A steel-hulled ship, Ferry Oseto has the typical single RORO ramp of a basic-short-distance ferry-RORO at the bow and a single car deck with a single passenger deck above that. As mentioned, her stern is cruiser and she has just a single mast. The ship is equipped with a single Daihatsu engine of 750 horsepower rating which gave her an original top speed of 10.5 knots. Her IMO Number is 7740233 but she has the alternate ID Number 17989.

In 2004, Ferry Oseto was sold to Island Shipping Corporation, the Bantayan island specialists. In that company she was known as the Island RORO II and her route was from Hagnaya port in San Remigio town in Cebu island to Sta. Fe port in Bantayan island. In that route, she was used as a basic short-distance ferry-RORO to Bantayan island which has a booming tourism and table egg business and is a favorite weekend jaunt of Cebuanos.

After a few years, Island Shipping Corporation decided to sell the ship to VG Shipping Lines of Cebu, a shipping company doing routes between Cebu and Talibon, an alternate port of entry in northern Bohol to Tubigon port, the main port of entry in that part of Bohol. Initially, there was not a change of name. Rumor said VG Shipping Lines was loath to pay MARINA, the shipping regulatory agency of the Philippines the required fees which is no small amount (yes, all signatures in MARINA has a corresponding fee and usually that is accompanied by an amount which is not reflected in the official receipt).

It seems Island Shipping Corporation decided to sell her because more and more what they want to use in the Bantayan route are their Cargo RORO LCTs which have higher rolling cargo capacity and that means more vehicles can be loaded. Vehicles are actually the bigger source of revenue in RORO shipping (which means it is not the passengers). The ship is operated by VG Shipping Lines but the database says the registered owner is Vicenta vda. de Garcia, the matriarch and from whom the shipping company was named. Currently the ship is already named the VG RORO II.

Although small, VG RORO II is a comfortable ship. Her Economy seats in the upper deck are not benches or single fiberglass seats (the “cruel seat” forte of Lite Shipping and Roble Shipping). Instead they use garden chairs which are softer, wider and have arm supports. Those are fixed to the floors with sufficient spacing. At the back of these are open-air Economy bunks with mattresses. So passengers really have a choice.

The ship also has an Economy section at the mezzanine between the upper aft Economy section and the small car/cargo deck at the forward section of the ship. That section is equipped with simple plastic benches and it is a little bit dark but airy especially when the ship is already underway. This section divides into two the lower portion of the ship.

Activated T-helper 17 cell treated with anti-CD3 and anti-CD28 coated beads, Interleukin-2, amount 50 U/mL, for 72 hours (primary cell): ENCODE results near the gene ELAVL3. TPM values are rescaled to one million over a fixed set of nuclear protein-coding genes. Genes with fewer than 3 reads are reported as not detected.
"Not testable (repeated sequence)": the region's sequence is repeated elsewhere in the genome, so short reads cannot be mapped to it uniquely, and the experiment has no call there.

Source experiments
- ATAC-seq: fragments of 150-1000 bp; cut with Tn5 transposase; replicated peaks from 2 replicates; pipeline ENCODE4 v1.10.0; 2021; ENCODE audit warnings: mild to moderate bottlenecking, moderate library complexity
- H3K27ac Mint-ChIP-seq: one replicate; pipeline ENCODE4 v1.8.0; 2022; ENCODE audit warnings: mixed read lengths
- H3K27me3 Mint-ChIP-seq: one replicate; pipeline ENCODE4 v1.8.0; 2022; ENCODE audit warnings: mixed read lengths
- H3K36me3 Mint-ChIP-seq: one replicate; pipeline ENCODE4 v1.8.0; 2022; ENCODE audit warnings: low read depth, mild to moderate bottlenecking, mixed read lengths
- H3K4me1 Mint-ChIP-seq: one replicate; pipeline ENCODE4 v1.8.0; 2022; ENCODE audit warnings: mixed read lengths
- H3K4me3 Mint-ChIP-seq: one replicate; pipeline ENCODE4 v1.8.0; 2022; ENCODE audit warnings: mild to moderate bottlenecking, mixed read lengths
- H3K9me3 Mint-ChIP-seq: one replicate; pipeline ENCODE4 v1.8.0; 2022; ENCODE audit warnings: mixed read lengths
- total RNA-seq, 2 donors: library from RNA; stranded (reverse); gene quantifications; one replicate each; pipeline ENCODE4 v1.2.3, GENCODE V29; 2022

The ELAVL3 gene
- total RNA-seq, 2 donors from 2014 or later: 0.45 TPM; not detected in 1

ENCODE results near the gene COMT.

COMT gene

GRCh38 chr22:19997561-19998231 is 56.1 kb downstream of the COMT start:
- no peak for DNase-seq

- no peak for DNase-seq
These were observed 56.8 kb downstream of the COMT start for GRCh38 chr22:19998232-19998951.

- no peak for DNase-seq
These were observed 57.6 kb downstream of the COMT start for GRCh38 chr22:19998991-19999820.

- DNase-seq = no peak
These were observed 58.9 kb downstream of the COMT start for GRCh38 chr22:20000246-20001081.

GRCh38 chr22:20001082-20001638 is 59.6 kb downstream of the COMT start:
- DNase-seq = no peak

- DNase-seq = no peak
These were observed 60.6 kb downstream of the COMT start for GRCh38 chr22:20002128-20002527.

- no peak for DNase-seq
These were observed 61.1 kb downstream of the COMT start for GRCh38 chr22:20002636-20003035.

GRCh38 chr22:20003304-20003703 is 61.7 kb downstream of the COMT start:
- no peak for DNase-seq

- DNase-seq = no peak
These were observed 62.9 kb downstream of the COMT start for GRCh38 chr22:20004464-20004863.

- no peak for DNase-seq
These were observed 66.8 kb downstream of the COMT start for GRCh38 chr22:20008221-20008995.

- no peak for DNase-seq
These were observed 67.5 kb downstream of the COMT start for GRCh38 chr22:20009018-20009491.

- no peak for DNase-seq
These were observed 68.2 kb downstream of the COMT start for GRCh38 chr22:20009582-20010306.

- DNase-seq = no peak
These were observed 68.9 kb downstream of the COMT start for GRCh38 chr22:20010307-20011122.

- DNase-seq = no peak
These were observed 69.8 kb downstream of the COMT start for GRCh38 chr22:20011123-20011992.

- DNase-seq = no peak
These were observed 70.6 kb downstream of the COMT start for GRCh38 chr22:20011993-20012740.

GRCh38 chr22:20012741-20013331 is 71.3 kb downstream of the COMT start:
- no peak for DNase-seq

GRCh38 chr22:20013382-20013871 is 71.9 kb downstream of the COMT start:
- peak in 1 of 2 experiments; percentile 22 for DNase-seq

Between the Economy section at the stern and the bridge, there is a small airconditioned Tourist section equipped with bunks and mattresses. It seems this was the original passenger accommodation in Japan if judging by its windows. For weary shoppers or traders who spent their day crisscrossing Metro Cebu this section is a welcome respite and an early rest area.

The ship has only a small car/cargo deck because the aft or rear portion of the car deck was converted into an additional passenger section. This has plastic bench seats and a few tables which can be used for eating or sightseeing. A stair connects this to the upper Economy section and in between them a kiosk is located near the smokestack (the ship has a single center funnel).

The ship leaves for Talibon at 9pm and departs Talibon for Cebu at 2pm the next day. The entire voyage takes less than three hours and usually before 5pm she will already be in Mactan Channel. In Talibon, it seems she is a “free hotel” for the non-residents passengers after she arrives there at midnight.

Many of her cargo are not rolling cargo but breakbulk or loose cargo. She also takes in a few vehicles, however, when some show. These are the vehicles going to or from northeastern Bohol which find Tubigon too far or which find the schedule of VG RORO II more convenient for them. She is the only RORO ship serving Talibon port. In Cebu she docks in Pier 4 just across the venerable Gothong Building.

The ship is not equipped with forklifts. In loading or unloading, the trucks bringing in the cargo just enters the ship so true porters can handle it. If it is too heavy then the arrastre should bring in the forklift. After all they have already been paid for the cargo handling. Company forklifts normally do most of this job so as to speed up loading and unloading and so that there will be less damaged items. Arrastre in most places should simply just be dissolved as they just act as a tong collection agency. Sometimes their only job is to put the ropes on the bollards and remove it when the ship is leaving and make some strange signs and yells to the drivers. Yet shippers and truckers pay for their “services”.

Sometimes I notice this ship gets a little rusty. Maybe the revenues are not enough for a new coat of paint. However, she is clean inside and the crew are friendly. Moreover, she is not known for conking out at sea and those are the more important things.

I wish she will sail on for long time. And be an example to other shipping companies that passengers deserve better than hard seats on night voyages even though it is just short.